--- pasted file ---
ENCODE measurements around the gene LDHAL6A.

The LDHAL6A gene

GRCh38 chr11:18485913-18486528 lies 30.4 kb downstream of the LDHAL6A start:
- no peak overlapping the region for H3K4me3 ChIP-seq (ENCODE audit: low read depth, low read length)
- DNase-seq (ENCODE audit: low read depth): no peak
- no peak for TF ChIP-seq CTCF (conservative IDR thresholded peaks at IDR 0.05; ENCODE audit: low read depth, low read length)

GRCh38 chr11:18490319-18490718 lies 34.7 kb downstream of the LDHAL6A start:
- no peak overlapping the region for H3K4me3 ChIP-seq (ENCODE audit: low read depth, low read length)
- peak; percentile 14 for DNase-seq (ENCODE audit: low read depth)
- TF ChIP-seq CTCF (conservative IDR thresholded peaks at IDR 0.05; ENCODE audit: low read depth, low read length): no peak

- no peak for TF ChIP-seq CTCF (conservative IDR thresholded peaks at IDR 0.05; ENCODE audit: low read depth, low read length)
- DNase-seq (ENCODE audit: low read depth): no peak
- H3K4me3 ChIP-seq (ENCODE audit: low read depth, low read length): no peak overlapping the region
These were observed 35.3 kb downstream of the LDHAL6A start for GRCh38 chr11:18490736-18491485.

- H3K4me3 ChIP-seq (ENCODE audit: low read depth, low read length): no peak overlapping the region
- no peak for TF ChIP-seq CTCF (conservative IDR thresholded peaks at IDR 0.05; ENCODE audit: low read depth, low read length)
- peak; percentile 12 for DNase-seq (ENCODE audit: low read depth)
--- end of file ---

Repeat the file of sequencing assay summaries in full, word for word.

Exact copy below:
ENCODE measurements around the gene LDHAL6A.

The LDHAL6A gene

GRCh38 chr11:18485913-18486528 lies 30.4 kb downstream of the LDHAL6A start:
- no peak overlapping the region for H3K4me3 ChIP-seq (ENCODE audit: low read depth, low read length)
- DNase-seq (ENCODE audit: low read depth): no peak
- no peak for TF ChIP-seq CTCF (conservative IDR thresholded peaks at IDR 0.05; ENCODE audit: low read depth, low read length)

GRCh38 chr11:18490319-18490718 lies 34.7 kb downstream of the LDHAL6A start:
- no peak overlapping the region for H3K4me3 ChIP-seq (ENCODE audit: low read depth, low read length)
- peak; percentile 14 for DNase-seq (ENCODE audit: low read depth)
- TF ChIP-seq CTCF (conservative IDR thresholded peaks at IDR 0.05; ENCODE audit: low read depth, low read length): no peak

- no peak for TF ChIP-seq CTCF (conservative IDR thresholded peaks at IDR 0.05; ENCODE audit: low read depth, low read length)
- DNase-seq (ENCODE audit: low read depth): no peak
- H3K4me3 ChIP-seq (ENCODE audit: low read depth, low read length): no peak overlapping the region
These were observed 35.3 kb downstream of the LDHAL6A start for GRCh38 chr11:18490736-18491485.

- H3K4me3 ChIP-seq (ENCODE audit: low read depth, low read length): no peak overlapping the region
- no peak for TF ChIP-seq CTCF (conservative IDR thresholded peaks at IDR 0.05; ENCODE audit: low read depth, low read length)
- peak; percentile 12 for DNase-seq (ENCODE audit: low read depth)